In Our Hands : A Plan To Replace The Welfare State
America's population is wealthier than any in history. Every year, the American government redistributes more than a trillion dollars of that wealth to provide for retirement, health care, and the alleviation of poverty. We still have millions of people without comfortable retirements, without adequate health care, and living in poverty. Only a government can spend so much money so ineffectually. The solution is to give the money to the people.
This is the Plan, a radical new approach to social policy that defies any partisan label. Murray suggests eliminating all welfare transfer programs at the federal, state, and local levels and substituting an annual $10,000 cash grant to everyone age twenty-one or older. In Our Hands describes the financial feasibility of the Plan and its effects on retirement, health care, poverty, marriage and family, work, neighborhoods and civil society.
4 Stars for Innovation. Last star witheld until detailed debate vets it.
By John - March 31, 2006
What an intriguing book. As an Independent with a strong disdain for partisan ideology...for the sake of partisan ideology, I found Murray's ideas both thought provoking, encouraging and attractive to all voting blocs. I have a mixed voting history that leans slightly Democratic and the premise Murray puts forth buoyed all my varying sensibilities from libertarian to conservative to liberal to populist to free capitalist to humanist to idealist to pragmatist.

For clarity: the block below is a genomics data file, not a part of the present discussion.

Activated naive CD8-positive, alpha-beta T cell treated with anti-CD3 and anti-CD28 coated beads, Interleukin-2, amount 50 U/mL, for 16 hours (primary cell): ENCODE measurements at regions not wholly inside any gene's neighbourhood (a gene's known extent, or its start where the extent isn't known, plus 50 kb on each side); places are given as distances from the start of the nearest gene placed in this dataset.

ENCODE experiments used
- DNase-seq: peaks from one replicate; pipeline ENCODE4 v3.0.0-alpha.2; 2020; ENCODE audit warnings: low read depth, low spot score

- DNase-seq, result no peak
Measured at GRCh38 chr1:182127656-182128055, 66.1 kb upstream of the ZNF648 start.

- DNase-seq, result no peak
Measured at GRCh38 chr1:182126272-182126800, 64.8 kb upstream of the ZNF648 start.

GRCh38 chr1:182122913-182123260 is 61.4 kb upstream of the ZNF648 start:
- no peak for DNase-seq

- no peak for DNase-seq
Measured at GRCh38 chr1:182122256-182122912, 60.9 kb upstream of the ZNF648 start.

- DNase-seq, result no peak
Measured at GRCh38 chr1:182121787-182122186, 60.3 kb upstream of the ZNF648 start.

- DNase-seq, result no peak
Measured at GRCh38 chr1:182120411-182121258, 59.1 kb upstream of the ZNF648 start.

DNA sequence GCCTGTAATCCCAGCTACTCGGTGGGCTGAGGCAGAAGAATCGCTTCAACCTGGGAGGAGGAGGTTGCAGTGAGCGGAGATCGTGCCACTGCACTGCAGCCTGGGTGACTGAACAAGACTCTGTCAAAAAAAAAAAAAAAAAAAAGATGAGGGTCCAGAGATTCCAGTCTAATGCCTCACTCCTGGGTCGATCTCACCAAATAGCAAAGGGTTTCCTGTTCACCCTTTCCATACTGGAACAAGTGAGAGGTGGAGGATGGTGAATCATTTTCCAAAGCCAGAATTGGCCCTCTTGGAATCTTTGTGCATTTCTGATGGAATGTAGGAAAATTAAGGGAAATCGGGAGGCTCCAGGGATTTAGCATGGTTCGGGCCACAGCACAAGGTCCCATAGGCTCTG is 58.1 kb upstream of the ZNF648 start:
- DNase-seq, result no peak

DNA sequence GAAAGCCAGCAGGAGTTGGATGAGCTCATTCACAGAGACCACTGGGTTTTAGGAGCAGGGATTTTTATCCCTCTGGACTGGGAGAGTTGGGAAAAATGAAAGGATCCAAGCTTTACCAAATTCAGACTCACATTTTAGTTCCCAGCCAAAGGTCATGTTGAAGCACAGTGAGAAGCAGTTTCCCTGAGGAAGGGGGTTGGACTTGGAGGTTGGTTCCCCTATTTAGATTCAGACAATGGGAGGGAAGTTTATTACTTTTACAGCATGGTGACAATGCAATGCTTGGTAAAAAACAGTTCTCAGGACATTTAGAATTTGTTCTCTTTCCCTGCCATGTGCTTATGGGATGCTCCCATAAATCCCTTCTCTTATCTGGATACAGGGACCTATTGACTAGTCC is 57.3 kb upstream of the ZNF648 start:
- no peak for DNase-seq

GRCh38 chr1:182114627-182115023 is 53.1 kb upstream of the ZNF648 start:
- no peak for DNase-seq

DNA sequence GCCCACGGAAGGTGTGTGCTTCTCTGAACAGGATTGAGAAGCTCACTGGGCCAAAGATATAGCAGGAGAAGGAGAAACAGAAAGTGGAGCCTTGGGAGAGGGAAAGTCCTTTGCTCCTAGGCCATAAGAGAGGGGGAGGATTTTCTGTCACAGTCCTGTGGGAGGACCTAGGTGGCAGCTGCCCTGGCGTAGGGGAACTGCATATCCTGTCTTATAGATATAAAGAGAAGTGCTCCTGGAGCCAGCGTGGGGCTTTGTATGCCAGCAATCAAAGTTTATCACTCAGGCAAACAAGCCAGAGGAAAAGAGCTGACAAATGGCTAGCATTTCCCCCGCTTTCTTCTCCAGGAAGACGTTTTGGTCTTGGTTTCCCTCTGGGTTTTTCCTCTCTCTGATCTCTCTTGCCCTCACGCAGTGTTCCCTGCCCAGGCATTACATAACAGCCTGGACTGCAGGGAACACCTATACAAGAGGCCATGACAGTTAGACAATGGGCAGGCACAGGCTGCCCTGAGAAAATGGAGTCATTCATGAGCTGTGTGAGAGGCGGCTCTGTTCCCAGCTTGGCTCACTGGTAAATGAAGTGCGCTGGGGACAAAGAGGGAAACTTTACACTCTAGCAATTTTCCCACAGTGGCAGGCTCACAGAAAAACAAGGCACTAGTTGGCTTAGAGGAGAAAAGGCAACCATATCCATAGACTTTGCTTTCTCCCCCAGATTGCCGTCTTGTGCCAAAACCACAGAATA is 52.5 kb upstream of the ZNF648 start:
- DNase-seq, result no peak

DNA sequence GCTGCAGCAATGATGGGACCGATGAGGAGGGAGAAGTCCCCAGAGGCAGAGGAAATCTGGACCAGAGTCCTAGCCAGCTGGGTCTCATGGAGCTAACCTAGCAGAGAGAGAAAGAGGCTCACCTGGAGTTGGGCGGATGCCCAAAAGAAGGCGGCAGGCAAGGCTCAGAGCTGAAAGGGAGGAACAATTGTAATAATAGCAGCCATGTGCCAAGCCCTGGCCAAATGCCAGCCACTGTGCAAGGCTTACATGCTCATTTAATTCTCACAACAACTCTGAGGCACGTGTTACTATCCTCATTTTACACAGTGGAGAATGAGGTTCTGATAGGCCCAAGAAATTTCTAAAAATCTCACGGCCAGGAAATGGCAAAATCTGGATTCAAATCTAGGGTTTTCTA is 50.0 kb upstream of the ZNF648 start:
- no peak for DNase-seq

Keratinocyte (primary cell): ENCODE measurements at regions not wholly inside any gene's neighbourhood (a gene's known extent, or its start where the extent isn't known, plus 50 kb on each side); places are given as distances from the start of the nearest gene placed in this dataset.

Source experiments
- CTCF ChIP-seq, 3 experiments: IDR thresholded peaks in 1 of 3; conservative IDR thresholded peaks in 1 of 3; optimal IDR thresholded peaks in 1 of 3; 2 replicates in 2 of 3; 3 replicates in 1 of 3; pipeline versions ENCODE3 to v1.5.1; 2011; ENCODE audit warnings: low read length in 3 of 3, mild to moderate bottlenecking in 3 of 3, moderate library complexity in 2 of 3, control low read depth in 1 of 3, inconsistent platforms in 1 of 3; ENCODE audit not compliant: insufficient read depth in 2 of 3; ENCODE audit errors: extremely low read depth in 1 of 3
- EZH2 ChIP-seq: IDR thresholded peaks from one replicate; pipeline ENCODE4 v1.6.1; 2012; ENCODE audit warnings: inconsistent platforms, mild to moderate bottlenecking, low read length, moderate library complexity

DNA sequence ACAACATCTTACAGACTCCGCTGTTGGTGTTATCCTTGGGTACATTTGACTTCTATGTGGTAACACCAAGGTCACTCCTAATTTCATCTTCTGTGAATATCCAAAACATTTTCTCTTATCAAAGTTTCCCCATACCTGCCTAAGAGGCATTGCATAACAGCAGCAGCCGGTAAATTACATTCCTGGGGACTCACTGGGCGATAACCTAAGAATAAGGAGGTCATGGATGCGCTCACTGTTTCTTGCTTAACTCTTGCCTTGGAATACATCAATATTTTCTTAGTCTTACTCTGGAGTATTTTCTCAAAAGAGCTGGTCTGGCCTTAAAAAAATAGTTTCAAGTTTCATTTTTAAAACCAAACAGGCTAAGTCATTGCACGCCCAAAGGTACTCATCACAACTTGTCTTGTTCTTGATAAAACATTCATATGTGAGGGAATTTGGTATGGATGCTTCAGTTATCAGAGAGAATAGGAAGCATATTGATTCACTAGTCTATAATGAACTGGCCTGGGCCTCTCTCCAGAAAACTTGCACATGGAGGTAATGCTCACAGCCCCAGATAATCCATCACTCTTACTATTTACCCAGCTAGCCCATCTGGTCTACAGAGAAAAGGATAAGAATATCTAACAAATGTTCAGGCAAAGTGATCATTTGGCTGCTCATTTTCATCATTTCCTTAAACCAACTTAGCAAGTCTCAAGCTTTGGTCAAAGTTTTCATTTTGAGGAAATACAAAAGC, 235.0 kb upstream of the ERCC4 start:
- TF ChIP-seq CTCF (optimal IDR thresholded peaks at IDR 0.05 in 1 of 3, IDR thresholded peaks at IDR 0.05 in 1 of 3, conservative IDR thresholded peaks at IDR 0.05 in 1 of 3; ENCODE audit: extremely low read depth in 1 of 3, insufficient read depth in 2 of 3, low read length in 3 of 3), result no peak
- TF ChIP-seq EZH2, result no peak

"The Plan" is simple. Everyone at the age of 21 receives $10,000 (tagged for inflation) per annum for life. No changes for marital status or any other demographic tag. Erring on the high side, this program will, at the most, cost about $1.73 trillion to start and, according to demographics, will descrease over time in equal-valued dollars. This replaces all entitlement spending at all levels of government which Murray states in 2002 totaled almost 1.4 trillion dollars. This includes business and agricultural subsidies... read more
Intriguing premise, but the devil is in the details
By BRIAN CADENA "graduate student" - April 3, 2006
I'm a graduate student in economics, writing my dissertation on economic issues and policies related to the poor. I've read through the book, and while I find the idea compelling, there are some problems I can't get past.
Critiques of the finances
1. Murray is fairly careful to outline who the winners and the losers are in this plan. But in doing so, he ignores the transition, especially with older people. As I understand it, if we implemented "the Plan" tomorrow, retirees who had previously had Medicare and Social Security benefits would now get $10,000 and be forced to buy into the health insurance plan, leaving them with at most $7,000 per year. This new benefit level would represent a severe decrease for a significant fraction of the elderly, and for single retirees, it would not be sufficient to allow them to live above poverty. It is certainly true that a 21 year old might be able to save more over his lifetime and do better under "the Plan" than under... read more
This is an OCR edition without illustrations or index. It may have numerous typos or missing text. However, purchasers can download a free scanned copy of the original rare book from GeneralBooksClub ...